Next week, a law will take effect that will forever change the internet and make it more difficult for tech companies to control further. The European Union’s Digital Markets Act entered into effect on November 1. This marks the beginning of a process that will force Amazon, Google, and Meta to open up their platforms and make them more accessible by 2023. This could have significant implications for what users can do with their apps and devices, a reminder of how Europe regulates tech companies more effectively than the US.
Gerard de Graaf (an EU veteran who helped pass this year’s DMA) says, “we expect the consequences to be significant. He claims they will have to open up their walls.
De Graaf said, “If you own an iPhone, you should be able to download apps from not only the App Store but also from other app shops like Google Play store or the internet.” It could also force Meta’s WhatsApp to get messages from other apps like Signal and Telegram or stop Amazon, Apple, and Google from preferencing its apps and services.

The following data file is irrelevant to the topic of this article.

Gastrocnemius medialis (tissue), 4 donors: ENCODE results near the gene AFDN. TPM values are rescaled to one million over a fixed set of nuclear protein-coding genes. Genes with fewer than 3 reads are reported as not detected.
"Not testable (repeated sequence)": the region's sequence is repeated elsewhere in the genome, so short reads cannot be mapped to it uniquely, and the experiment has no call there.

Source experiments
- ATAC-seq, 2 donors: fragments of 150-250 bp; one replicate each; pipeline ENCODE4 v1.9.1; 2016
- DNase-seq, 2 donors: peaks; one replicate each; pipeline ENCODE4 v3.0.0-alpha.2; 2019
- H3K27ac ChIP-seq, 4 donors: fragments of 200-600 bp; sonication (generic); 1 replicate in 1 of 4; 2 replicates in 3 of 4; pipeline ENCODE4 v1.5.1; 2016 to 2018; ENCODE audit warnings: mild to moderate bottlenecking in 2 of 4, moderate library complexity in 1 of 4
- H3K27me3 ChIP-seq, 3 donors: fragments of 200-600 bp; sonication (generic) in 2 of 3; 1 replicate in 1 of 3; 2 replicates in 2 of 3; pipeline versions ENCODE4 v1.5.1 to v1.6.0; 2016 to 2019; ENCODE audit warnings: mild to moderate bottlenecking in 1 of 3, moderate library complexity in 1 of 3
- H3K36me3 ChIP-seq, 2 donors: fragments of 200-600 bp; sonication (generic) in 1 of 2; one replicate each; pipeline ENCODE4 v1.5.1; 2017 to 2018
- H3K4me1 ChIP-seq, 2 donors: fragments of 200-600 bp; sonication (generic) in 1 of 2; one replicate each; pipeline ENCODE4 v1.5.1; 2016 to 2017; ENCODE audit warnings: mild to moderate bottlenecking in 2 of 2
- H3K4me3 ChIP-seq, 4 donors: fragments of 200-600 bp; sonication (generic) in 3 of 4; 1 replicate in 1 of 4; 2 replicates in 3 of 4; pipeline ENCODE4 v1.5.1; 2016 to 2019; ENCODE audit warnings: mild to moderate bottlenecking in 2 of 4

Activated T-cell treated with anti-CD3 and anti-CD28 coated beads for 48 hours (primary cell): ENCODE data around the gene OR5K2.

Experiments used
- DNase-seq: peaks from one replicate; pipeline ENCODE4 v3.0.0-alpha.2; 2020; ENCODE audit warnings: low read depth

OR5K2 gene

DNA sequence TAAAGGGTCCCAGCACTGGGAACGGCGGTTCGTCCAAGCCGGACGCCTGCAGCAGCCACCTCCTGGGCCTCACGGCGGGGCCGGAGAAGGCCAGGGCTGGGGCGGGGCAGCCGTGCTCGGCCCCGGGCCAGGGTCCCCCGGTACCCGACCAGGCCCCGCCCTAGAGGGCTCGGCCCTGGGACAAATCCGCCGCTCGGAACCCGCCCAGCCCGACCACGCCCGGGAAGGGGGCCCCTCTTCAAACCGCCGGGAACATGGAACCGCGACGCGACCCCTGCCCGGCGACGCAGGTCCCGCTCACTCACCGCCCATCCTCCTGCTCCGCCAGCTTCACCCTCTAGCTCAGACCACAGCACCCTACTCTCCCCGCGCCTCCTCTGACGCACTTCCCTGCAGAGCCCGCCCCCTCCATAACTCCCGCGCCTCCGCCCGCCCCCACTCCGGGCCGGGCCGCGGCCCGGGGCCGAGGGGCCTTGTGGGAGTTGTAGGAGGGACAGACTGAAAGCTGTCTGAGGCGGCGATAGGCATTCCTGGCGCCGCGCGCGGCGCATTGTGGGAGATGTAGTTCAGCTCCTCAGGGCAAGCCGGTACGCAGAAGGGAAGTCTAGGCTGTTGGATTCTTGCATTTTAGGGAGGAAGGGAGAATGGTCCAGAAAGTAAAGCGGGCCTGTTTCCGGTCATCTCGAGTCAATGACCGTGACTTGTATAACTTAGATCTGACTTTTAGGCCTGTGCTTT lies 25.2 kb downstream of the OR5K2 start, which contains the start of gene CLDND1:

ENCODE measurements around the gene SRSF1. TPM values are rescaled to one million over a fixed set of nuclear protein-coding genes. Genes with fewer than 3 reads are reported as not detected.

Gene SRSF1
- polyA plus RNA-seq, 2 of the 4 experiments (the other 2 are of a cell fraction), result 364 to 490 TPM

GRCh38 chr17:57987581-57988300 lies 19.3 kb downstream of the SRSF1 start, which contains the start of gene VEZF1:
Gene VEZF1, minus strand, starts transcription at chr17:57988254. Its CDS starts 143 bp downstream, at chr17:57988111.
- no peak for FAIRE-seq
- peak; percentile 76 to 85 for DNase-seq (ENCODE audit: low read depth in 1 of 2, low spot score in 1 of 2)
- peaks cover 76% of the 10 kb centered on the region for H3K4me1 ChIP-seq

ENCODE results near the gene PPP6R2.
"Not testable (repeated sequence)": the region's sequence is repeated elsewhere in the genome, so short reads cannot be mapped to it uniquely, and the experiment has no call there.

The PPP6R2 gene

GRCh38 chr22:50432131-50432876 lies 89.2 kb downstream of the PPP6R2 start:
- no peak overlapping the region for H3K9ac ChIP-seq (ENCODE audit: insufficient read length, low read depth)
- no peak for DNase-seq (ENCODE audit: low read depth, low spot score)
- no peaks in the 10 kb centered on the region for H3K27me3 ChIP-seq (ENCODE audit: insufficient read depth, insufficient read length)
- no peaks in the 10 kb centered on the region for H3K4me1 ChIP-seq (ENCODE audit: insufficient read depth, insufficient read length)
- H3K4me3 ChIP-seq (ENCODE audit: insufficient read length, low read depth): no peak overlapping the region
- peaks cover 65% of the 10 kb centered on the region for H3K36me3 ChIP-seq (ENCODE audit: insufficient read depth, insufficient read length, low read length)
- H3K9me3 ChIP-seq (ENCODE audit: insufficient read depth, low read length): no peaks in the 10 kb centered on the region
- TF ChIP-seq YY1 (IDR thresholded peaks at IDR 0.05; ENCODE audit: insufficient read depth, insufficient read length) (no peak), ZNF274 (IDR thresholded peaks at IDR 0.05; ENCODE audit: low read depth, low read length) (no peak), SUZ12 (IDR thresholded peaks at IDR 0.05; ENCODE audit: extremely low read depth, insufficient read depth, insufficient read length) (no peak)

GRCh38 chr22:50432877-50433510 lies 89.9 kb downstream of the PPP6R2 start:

The Digital Services Act is another EU law that tech companies will soon need to comply with. This requires disclosures and risk assessments about specific algorithms, as well as disclosures about automated decision-making. It could also force social media apps such as TikTok to open up their data to outside scrutiny. The law will be applied in stages, with the most prominent online platforms having to comply by mid-2024. The EU is also looking at specific rules regarding artificial intelligence. This could prohibit certain use cases.
De Graaf argues for tougher rules to protect tech giants from unfair practices. This is to ensure society receives the full benefits technology has to offer.
Marlena Wisniak is the lead on tech work at the European Center for Not-for-Profit Law. She sees the EU’s presence in the tech sector’s backyard as proof that it is seriously shaping global tech policy. De Graaf should use some of this power to benefit those who rely on Big Tech platforms other than the US and EU. Unfortunately, these people are often not represented in diplomacy.